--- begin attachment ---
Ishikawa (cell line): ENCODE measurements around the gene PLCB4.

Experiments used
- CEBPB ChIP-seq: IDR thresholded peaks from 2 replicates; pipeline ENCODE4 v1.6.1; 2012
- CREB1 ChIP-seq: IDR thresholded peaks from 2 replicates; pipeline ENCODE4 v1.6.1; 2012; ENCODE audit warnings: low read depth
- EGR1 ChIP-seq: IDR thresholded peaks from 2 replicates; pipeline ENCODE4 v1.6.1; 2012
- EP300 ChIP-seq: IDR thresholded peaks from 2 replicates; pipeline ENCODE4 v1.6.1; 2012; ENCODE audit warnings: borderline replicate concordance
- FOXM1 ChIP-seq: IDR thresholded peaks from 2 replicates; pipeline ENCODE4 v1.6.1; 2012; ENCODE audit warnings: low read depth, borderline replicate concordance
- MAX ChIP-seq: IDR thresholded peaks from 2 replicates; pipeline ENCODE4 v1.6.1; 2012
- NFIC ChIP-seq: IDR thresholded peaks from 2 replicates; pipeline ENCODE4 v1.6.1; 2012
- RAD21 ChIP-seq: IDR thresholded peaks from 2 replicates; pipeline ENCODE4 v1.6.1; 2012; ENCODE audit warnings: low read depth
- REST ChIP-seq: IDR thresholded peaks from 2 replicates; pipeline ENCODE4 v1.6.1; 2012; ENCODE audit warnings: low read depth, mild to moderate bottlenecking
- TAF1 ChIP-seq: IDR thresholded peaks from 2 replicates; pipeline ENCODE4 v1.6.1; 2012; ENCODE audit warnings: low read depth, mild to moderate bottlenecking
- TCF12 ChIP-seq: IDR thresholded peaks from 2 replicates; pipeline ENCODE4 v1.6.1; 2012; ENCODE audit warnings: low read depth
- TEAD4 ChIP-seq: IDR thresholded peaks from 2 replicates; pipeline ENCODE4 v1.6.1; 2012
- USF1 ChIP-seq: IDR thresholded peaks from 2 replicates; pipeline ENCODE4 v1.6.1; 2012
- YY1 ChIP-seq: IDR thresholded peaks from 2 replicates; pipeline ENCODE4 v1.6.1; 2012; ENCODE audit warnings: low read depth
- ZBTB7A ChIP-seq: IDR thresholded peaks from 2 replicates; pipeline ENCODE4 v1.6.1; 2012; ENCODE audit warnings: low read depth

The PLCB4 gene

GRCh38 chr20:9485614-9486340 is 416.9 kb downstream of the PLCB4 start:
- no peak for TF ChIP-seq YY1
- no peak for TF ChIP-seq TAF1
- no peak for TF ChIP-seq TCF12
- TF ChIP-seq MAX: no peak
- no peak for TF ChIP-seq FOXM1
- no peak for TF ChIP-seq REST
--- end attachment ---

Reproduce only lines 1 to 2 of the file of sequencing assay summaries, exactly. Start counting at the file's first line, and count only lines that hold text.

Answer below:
Ishikawa (cell line): ENCODE measurements around the gene PLCB4.

Experiments used